For the Army, it is the size of its training estate that poses the greatest challenge when it comes to tackling climate change and achieving net-zero.
Nationally, the Ministry of Defence (MOD) operates 230 thousand hectares of land – about twice the area of Greater London and 2% of the total UK landmass.
A vast proportion of it is used by the Army for training.
Major General Bobby Walton-Knight, head of plans and strategy at the Defence Infrastructure Organisation (DIO), the body that manages the MOD's land, said the Army will increasingly train on simulators to reduce its environmental impact.
He also stressed that much of the MOD's land is actually protected by the fact it is used by the military and has, therefore, not been developed.
"You can see the momentum there now is to try and do this," he said.
"This is no longer a niche sport that goes on in quiet corridors, this is stuff that everyone is involved in."
At Millbrook Training Ground in Bedfordshire, they are testing hybrid versions of the Jackal and Foxhound combat vehicles which the Army used extensively in Afghanistan.
Watch: Climate Warriors – RAF in a race to drastically transform its carbon footprint.
The Sheffield-based firm behind the conversion removed the vehicle's gearbox and fuel tanks and shoe-horned in electric generators.
The units have so much power they have had to turn it down so the chassis of the vehicles can cope.
Lieutenant General Richard Nugee wrote the MOD's strategy on climate change and sustainability and he's cautious about how far the Army can go with electric vehicles but does believe they can have a real tactical benefit too.
"By having an electric or hybrid vehicle you can steer around the battlefield without being seen, heard, or your emissions being seen," he said.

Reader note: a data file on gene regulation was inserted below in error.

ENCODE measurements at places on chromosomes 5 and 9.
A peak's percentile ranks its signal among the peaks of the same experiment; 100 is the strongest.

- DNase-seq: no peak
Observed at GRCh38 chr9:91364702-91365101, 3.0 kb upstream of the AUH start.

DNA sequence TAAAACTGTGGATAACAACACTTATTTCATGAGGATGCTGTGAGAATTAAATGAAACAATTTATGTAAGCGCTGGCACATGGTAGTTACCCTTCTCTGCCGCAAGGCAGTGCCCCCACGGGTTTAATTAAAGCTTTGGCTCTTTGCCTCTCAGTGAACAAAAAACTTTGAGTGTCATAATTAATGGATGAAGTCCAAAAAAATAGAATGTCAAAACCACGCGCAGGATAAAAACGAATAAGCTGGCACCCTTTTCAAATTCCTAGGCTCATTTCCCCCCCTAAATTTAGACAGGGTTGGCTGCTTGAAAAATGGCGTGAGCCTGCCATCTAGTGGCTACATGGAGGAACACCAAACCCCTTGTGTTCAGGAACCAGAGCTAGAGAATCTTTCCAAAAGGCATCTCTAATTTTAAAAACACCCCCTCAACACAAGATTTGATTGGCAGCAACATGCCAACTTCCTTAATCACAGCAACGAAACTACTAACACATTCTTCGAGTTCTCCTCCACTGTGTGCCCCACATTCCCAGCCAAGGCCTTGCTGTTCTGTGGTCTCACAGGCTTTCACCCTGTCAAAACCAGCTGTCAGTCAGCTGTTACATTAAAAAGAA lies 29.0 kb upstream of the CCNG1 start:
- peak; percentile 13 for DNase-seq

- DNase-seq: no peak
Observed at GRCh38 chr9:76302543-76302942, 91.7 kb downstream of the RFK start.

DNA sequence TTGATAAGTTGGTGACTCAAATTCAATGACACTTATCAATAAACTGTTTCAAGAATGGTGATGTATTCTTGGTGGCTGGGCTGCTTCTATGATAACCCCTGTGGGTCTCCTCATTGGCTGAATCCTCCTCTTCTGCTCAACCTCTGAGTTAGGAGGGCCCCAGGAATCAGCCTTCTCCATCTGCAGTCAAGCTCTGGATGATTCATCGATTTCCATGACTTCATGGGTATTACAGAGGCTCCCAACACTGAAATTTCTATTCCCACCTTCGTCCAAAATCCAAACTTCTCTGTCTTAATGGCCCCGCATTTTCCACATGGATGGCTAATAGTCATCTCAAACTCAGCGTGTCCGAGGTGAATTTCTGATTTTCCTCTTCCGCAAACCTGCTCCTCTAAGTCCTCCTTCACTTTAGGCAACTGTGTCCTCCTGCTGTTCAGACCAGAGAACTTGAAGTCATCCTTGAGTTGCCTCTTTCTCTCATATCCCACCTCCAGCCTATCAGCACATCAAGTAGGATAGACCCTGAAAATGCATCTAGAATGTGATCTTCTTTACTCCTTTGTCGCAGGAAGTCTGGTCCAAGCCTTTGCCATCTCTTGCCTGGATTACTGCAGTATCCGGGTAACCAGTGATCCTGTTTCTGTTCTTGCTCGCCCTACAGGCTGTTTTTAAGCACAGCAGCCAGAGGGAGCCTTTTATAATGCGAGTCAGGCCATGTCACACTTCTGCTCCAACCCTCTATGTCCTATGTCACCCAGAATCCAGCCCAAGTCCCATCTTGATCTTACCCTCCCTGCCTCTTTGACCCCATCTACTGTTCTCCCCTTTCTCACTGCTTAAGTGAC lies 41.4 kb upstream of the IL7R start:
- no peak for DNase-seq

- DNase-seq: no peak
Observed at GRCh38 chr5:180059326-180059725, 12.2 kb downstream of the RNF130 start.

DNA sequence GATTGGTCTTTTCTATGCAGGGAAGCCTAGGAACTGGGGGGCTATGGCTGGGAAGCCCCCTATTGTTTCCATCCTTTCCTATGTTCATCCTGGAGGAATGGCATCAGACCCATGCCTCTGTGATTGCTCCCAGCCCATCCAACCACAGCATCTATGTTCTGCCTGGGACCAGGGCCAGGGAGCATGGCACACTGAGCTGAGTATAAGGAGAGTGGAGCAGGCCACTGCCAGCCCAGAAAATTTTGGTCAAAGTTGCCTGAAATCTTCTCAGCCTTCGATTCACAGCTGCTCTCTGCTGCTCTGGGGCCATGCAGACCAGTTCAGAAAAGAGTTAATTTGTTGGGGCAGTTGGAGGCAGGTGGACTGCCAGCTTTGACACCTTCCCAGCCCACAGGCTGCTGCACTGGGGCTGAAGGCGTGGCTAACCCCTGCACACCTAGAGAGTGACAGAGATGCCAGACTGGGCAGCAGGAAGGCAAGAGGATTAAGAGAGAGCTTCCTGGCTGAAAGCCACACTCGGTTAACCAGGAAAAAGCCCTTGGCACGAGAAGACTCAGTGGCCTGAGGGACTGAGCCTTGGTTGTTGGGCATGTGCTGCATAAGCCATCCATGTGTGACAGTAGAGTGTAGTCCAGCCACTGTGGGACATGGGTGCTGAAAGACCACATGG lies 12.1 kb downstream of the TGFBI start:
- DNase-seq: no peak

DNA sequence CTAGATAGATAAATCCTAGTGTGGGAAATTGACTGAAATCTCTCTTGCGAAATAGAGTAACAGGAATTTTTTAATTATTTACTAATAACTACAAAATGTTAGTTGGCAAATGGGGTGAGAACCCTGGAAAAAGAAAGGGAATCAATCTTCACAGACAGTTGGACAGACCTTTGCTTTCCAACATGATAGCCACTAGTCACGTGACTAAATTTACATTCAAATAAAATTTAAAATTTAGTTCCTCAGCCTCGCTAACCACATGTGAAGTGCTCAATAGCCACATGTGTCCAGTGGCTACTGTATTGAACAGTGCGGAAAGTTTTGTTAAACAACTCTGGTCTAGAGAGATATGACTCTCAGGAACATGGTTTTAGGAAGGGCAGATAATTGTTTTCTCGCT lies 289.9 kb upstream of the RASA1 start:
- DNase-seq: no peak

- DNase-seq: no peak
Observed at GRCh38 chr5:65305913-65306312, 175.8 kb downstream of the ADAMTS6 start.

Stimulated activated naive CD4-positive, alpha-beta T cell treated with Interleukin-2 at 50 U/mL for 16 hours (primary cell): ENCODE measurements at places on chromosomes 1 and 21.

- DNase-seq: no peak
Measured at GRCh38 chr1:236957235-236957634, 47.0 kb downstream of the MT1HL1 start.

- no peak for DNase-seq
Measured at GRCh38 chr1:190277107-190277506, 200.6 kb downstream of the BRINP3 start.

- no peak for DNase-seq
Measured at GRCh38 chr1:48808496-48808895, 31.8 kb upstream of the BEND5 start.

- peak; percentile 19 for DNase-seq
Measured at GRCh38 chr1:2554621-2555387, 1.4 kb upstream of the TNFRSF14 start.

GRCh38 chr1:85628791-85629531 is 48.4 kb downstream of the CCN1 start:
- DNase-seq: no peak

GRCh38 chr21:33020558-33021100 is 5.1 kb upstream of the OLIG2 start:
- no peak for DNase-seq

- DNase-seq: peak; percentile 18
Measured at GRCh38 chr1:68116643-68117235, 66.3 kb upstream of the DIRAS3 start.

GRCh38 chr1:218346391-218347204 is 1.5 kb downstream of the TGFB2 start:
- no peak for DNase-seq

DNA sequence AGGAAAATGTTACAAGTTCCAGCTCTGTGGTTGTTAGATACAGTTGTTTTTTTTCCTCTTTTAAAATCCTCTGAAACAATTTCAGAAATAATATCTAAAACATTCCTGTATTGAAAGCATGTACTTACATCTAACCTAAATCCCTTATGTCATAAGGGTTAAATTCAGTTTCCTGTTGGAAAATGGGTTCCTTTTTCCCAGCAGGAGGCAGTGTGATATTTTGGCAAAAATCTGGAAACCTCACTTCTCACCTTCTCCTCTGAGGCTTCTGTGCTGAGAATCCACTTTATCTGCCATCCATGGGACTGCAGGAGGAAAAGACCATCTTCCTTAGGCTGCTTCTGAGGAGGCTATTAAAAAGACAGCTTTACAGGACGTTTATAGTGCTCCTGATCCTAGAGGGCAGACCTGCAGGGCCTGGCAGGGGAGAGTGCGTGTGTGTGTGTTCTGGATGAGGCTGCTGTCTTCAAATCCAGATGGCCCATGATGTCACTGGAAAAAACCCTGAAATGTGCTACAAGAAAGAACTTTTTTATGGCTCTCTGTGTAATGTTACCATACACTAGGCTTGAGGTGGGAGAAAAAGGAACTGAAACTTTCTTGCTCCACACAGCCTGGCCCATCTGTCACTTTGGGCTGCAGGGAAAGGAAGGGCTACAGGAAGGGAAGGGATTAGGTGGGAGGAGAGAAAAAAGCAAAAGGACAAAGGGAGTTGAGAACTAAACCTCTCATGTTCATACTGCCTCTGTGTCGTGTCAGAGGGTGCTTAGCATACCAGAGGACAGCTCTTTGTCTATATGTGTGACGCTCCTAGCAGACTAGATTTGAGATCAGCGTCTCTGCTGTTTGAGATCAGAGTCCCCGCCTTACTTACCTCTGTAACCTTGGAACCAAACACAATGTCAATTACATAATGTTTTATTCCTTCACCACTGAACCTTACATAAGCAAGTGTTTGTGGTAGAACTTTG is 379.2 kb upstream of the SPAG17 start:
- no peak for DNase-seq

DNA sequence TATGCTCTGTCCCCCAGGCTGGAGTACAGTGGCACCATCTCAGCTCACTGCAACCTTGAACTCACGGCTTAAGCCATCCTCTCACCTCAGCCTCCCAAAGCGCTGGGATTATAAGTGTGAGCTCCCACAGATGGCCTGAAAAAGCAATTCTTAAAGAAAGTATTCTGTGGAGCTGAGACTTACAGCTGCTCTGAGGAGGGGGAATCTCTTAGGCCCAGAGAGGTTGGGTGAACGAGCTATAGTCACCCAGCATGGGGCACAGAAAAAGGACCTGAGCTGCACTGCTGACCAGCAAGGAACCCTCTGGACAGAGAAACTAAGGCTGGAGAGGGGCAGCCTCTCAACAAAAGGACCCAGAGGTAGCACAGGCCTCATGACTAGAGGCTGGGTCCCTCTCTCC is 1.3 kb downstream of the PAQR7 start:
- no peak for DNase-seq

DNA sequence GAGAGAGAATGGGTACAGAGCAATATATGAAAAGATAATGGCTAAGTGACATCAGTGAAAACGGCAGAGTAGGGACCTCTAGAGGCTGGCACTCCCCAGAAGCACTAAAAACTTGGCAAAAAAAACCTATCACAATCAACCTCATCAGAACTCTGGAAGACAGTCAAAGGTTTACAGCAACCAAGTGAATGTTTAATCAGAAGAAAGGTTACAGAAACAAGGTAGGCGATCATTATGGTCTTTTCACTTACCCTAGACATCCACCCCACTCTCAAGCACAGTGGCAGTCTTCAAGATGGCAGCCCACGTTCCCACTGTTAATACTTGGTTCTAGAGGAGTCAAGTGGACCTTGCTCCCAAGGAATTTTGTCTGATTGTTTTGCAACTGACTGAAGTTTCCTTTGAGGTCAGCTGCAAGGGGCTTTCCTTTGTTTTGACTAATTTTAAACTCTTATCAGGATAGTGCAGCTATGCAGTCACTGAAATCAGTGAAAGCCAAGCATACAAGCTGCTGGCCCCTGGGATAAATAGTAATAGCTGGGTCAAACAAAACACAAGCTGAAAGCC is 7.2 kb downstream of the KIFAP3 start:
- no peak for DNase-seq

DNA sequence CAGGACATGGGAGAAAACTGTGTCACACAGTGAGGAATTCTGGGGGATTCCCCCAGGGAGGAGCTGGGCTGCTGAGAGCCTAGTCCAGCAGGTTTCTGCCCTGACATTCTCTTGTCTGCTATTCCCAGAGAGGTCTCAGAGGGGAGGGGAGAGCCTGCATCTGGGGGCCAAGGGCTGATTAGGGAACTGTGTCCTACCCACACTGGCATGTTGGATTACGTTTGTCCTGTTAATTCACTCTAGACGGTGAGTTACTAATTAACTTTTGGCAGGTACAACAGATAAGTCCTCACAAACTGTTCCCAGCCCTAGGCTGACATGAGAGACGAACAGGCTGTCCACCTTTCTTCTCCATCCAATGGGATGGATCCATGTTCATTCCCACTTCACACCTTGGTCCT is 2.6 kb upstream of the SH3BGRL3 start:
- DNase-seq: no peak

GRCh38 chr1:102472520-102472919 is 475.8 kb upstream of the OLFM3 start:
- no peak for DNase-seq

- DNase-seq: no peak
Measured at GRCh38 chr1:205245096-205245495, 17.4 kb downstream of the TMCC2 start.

The Army is also 'greening' its vast built estate.
At Westdown Camp on Salisbury Plain they are demolishing the old 1930s accommodation and replacing them with carbon neutral 'NetCap' buildings.
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The modular design of the transit buildings mean they can be built quickly and relatively cheaply.
Powered by solar energy, they use heat pumps and thermal sensors to maximise their heat efficiency, as well as plans for the future to recycle water from the showers.
The Army is also planting 2,000,000 trees at 25 sites nationally, exploring geothermal energy, and building 80 new solar farms.
The first solar array opened at the Defence School of Transport at Leconfield last year.
The 4,000 solar panels will cut the base's carbon emissions by 700 tonnes and save £250,000 a year.
"We want to turn [the defence training estate] from a carbon emitter to a carbon sequester," said Major General David Southall, Director of Army Basing and Infrastructure.
"It's absolutely non-discretionary. It's not just an energy supply problem nor is it just an environmental issue, it's a national stability issue."